After 16 years of struggle, it has been decided that Nestlé is unlikely to be able to trade mark KitKat’s self-claimed distinctive shape. The European Court of Justice (ECJ) ruled that in order for a shape to be distinctive in character, it must be proven across all member state markets.
Nestlé began its movement for the trade marking of KitKat in 2002 and successfully applied in 2006 to the EU Intellectual Property Office (EUIPO). However, a rival company whose similar shaped, four fingered chocolate bar is a much-loved treat in Norway, opposed this decision. The Norwegian chocolate bar, Kvikk Lunsj, was launched only two years after KitKat and mirrors the shape of “four trapezoidal bars aligned on a rectangular base”, the exact shape KitKat wanted to claim as its own.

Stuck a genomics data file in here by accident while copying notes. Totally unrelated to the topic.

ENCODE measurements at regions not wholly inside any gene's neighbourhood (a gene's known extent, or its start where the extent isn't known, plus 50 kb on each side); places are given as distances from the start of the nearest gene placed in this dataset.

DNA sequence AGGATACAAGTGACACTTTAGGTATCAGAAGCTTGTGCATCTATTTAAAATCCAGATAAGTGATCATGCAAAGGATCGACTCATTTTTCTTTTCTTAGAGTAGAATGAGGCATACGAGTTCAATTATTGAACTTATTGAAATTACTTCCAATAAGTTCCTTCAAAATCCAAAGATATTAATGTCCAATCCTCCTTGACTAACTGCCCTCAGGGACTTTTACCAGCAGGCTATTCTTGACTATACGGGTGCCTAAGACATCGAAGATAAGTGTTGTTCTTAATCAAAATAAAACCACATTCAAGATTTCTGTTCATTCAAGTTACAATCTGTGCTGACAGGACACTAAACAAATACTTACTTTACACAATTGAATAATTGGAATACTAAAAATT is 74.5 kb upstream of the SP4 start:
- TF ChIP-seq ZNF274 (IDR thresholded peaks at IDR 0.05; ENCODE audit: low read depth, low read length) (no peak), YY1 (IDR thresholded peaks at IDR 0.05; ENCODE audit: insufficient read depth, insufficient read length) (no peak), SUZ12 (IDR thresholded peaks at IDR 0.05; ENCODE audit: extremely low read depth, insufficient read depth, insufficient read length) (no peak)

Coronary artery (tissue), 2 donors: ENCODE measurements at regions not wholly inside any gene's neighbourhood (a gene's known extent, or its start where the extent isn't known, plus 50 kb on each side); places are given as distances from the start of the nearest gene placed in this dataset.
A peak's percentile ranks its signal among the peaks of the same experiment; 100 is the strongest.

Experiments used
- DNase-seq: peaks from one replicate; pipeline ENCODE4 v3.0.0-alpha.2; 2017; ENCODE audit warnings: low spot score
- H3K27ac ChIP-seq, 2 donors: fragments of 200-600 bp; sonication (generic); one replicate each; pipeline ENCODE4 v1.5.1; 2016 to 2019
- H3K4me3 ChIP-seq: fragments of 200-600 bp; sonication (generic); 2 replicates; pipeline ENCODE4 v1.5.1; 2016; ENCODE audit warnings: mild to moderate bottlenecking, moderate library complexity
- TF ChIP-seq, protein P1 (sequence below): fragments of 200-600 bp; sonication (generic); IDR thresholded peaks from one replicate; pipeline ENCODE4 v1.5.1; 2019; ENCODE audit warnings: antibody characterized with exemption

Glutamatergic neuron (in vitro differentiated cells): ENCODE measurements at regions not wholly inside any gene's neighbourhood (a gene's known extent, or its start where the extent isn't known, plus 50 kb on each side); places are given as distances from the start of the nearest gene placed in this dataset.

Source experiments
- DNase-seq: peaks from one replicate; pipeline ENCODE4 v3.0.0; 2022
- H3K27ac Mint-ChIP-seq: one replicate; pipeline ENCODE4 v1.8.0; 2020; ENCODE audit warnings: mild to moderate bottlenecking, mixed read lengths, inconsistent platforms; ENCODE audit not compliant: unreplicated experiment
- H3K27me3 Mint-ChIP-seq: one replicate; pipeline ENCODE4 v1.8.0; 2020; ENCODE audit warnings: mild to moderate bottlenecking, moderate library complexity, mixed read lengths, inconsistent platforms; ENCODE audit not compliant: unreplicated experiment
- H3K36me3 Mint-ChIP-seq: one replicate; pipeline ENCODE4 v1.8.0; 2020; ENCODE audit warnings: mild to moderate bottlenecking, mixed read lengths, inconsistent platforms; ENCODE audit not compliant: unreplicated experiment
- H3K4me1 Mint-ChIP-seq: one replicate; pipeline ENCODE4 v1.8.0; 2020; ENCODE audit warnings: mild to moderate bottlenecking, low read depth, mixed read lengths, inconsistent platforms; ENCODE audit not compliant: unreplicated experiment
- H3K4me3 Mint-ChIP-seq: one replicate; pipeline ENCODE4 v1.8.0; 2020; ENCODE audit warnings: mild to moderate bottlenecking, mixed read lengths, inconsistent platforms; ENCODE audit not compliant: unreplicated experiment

Since the opposition, the dispute has travelled through the European courts. The ECJ reached its decision by acknowledging that the KitKat shape lacked distinctiveness, for example there was no evidence from states such as Belgium and Greece proving that the shape was distinctive enough. The EUIPO had failed to assess the extent of acquisition of the distinctive character in enough Member States. The effect of this is that KitKat’s rival will not be infringing on any intellectual property rights and also allows local supermarkets to continue to produce similar products. Unfortunately for KitKat, their European trade mark status is no longer as secure as they once thought.
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